Any ideas for thesis? Help!

  1. I am in a grad program in Ohio, (CNS/FNP), you declare which track you want to take after the first year, it's a 2 year program.

    We just started this week, and need our topic in 3 weeks.

    I am an OB nurse, and would like to stick with something regarding Maternal/Newborn/Neonatal issues somehow. I'm having a problem, though coming up with something measurable and not ridiculously complicated.

    My biggest issue is the hospital I work at...They are not research-friendly at all. For my BSN, they released a blanket "don't even ask, because the answer is 'No'" statement regarding any potential research for anyone. They're such sweethearts!

    I have been scouring articles, trying to get some direction, but almost everything I see is on such a large scale, or not feasable in my current situation. I can try neighboring hospitals, so all hospital work is not out.

    I sure would appreciate input if you have any ideas!!!

    Many thanks!
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    About dansmom6

    Joined: Aug '06; Posts: 30; Likes: 7
    OB RN, Bereavement Counselor, OB nursing instructor
    Specialty: 9 year(s) of experience in LTC, Med/Surg, OR, OB, instructor

    5 Comments

  3. by   EricJRN
    Here's something that I wonder about at work a lot. We all know how it feels to work so hard for a baby and see it get discharged, only to question how well the infant will be taken care of at home. What about studying the factors involved in compliance with discharge follow-up appointments? In other words, when we tell them to go for pedi or subspecialty followup, do they really always go and how can we make it more likely that they'll go?

    (I know what I want to say here, but it isn't coming out so clearly. Pardon me, as it's nearly 4 am and I am in the middle of some serious sleep pattern issues.)
  4. by   traumaRUs
    What about contacting some of those neighboring hospitals? After all, you are probably not going to want to do all your clinical hours at your facility anyway...this way you can see how the other half lives, so to speak.
  5. by   dansmom6
    Quote from EricEnfermero
    Here's something that I wonder about at work a lot. We all know how it feels to work so hard for a baby and see it get discharged, only to question how well the infant will be taken care of at home. What about studying the factors involved in compliance with discharge follow-up appointments? In other words, when we tell them to go for pedi or subspecialty followup, do they really always go and how can we make it more likely that they'll go?

    (I know what I want to say here, but it isn't coming out so clearly. Pardon me, as it's nearly 4 am and I am in the middle of some serious sleep pattern issues.)
    I totally agree with you! So much, in fact, that my second job (part time, in all my spare time ), is as a Help Me Grow nurse. It's an Ohio program aimed at creating a good start for newborns (and toddlers up to 3 years old) and families. I visit, along with service co-ordinators. We help with Dr. visits, finances, nutrition, and provide the essential teaching that, regrettably is many times not adequately provided in the hospital. It's free, voluntary, and really helps with these issues. The salary I receive is a pittance, but it's soooo rewarding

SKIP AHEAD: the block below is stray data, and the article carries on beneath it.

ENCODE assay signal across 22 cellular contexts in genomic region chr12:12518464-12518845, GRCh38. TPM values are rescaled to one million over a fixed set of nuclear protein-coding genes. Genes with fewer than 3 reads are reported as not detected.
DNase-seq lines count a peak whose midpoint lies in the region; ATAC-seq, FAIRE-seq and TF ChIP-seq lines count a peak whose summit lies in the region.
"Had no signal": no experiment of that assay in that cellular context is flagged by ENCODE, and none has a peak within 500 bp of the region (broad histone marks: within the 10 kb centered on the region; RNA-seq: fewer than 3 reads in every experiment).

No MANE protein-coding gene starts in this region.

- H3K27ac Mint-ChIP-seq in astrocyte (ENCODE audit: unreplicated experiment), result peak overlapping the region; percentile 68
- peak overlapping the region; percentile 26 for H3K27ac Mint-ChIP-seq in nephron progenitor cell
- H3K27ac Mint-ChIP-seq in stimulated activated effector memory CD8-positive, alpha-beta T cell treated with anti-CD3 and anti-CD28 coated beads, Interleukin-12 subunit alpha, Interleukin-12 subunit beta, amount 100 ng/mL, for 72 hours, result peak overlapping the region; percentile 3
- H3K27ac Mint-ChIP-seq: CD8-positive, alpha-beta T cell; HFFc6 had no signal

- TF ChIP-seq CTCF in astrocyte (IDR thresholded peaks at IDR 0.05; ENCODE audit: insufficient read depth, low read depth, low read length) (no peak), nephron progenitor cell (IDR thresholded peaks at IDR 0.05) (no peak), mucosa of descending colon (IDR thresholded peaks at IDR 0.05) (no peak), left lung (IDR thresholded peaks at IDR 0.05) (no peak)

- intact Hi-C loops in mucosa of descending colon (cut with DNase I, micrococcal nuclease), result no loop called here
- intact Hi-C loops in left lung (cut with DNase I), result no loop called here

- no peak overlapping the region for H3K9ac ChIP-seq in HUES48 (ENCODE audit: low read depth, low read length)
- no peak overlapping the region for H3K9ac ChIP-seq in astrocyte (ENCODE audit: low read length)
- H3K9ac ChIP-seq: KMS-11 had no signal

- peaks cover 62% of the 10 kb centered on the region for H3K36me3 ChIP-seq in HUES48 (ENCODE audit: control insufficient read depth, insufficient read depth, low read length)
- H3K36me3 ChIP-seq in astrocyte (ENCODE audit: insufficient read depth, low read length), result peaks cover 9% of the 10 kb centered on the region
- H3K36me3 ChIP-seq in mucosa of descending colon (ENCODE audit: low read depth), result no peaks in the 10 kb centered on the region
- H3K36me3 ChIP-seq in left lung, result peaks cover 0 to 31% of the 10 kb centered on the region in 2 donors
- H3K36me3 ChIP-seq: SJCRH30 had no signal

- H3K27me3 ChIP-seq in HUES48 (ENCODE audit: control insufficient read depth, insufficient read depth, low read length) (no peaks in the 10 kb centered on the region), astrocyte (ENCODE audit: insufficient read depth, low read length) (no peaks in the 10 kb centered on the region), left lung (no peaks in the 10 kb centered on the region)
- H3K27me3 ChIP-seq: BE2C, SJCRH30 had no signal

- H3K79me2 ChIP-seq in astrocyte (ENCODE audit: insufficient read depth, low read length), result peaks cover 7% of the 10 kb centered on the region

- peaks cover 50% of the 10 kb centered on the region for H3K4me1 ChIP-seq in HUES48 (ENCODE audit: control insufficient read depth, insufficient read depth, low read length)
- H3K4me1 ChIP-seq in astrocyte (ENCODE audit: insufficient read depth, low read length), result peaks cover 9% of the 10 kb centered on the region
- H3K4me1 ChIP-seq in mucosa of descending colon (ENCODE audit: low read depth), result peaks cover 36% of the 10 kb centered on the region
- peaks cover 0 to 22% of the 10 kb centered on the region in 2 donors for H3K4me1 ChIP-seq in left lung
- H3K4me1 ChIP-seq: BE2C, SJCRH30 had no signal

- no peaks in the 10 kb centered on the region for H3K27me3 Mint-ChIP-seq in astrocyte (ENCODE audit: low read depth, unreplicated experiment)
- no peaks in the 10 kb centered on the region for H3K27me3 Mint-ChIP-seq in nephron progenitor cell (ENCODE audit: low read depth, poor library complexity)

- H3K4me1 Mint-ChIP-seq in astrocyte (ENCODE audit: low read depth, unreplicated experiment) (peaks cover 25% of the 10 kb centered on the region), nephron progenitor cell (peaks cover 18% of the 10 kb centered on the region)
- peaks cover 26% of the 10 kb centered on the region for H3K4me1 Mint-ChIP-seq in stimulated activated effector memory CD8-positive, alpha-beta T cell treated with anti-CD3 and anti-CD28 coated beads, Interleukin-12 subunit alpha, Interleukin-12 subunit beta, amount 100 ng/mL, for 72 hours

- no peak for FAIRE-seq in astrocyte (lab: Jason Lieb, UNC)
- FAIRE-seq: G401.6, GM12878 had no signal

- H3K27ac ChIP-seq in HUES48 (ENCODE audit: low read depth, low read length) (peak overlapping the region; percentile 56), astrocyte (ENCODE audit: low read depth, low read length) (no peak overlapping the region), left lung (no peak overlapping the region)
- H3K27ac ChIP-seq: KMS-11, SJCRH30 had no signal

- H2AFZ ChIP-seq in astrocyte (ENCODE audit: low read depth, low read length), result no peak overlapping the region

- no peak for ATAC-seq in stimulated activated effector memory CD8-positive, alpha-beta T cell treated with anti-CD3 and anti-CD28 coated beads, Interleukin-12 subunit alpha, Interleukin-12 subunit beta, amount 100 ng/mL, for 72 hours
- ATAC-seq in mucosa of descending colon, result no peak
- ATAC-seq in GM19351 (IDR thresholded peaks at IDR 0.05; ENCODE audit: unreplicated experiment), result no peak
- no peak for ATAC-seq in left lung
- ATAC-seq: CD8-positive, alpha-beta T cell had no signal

I think this would be a great research topic. However, the big roadblock I'm hitting with just about any other ideas I have is that it really should be measureable. Also, to be really beneficial, this should encompass a rather large area. This is just me, and I'm not sure I could quite get there (and keep my sanity). This is the population I would love to follow up with after graduation!

    Thanks!!!!!
    Stephanie :-)
  6. by   bookwormom
    Could you work with WIC ? This would give you a big population to work with.
  7. by   dansmom6
    I had a breakthrough today!!!

    One of my good friends has her MSN with a focus on community and family health, and we were talking, and she said "Well, what about our Hispanic population?" We have an increasing Hispanic population, particularly Guatemalan, in an area that previously had basically no diversity, so it's a culture shock for the town, as well as our new residents.

    Well, after brainstorming and thinking out loud for a little while (neither of us are ever short on words:wink2: ), we thought about, "How could we make healthcare more effective and culturally sensitive for the Hispanic population". I went further, (so I could narrow this for my purposes), and thought about pregnant women and newborn care. I'm thinking this will be a qualitative study, where I would interview different women who are pregnant and up to six weeks postpartum. This would fit perfectly, as I do home visits for these very clients.

    PLUS

    It just so happens that she happens to know a local man at our Latin Community Center who has just received a $9500 grant to perform this very type of study, but can't find anyone who is qualified or knowledgeable enough to run it!!!!!!!!! It's not the money I'm so happy about (because I probably will see very little, if any of it), but it will help pay for interpreters and supplies, which I would not have been able to do on my own--I would have had to depend on friends and colleagues to lend a helping hand, which I know can be a royal P.I.T.A).

    I'm doing my own little happy dance right now!!!

    I would really like to thank all of you who had input, and welcome any other ideas, also..you are all great!

    Stephanie :-)

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